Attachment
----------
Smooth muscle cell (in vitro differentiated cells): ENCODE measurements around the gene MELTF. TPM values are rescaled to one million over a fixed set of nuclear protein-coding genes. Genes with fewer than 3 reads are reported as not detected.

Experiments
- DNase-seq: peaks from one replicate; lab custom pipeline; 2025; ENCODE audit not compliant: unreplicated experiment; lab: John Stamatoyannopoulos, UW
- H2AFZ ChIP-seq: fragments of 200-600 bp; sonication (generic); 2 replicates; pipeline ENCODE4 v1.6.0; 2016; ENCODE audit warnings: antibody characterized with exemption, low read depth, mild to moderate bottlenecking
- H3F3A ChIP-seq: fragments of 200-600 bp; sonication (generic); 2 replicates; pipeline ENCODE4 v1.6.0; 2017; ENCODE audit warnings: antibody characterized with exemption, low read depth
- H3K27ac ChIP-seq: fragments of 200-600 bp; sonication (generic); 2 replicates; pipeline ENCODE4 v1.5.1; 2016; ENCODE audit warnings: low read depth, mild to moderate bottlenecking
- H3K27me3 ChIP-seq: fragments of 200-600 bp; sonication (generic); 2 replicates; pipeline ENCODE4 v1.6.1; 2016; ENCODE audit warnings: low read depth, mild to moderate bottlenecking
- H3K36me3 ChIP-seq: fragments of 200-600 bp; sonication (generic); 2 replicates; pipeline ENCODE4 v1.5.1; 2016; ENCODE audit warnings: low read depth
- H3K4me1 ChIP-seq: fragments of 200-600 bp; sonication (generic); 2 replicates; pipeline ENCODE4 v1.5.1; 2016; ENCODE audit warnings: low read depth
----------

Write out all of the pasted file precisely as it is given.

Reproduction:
Smooth muscle cell (in vitro differentiated cells): ENCODE measurements around the gene MELTF. TPM values are rescaled to one million over a fixed set of nuclear protein-coding genes. Genes with fewer than 3 reads are reported as not detected.

Experiments
- DNase-seq: peaks from one replicate; lab custom pipeline; 2025; ENCODE audit not compliant: unreplicated experiment; lab: John Stamatoyannopoulos, UW
- H2AFZ ChIP-seq: fragments of 200-600 bp; sonication (generic); 2 replicates; pipeline ENCODE4 v1.6.0; 2016; ENCODE audit warnings: antibody characterized with exemption, low read depth, mild to moderate bottlenecking
- H3F3A ChIP-seq: fragments of 200-600 bp; sonication (generic); 2 replicates; pipeline ENCODE4 v1.6.0; 2017; ENCODE audit warnings: antibody characterized with exemption, low read depth
- H3K27ac ChIP-seq: fragments of 200-600 bp; sonication (generic); 2 replicates; pipeline ENCODE4 v1.5.1; 2016; ENCODE audit warnings: low read depth, mild to moderate bottlenecking
- H3K27me3 ChIP-seq: fragments of 200-600 bp; sonication (generic); 2 replicates; pipeline ENCODE4 v1.6.1; 2016; ENCODE audit warnings: low read depth, mild to moderate bottlenecking
- H3K36me3 ChIP-seq: fragments of 200-600 bp; sonication (generic); 2 replicates; pipeline ENCODE4 v1.5.1; 2016; ENCODE audit warnings: low read depth
- H3K4me1 ChIP-seq: fragments of 200-600 bp; sonication (generic); 2 replicates; pipeline ENCODE4 v1.5.1; 2016; ENCODE audit warnings: low read depth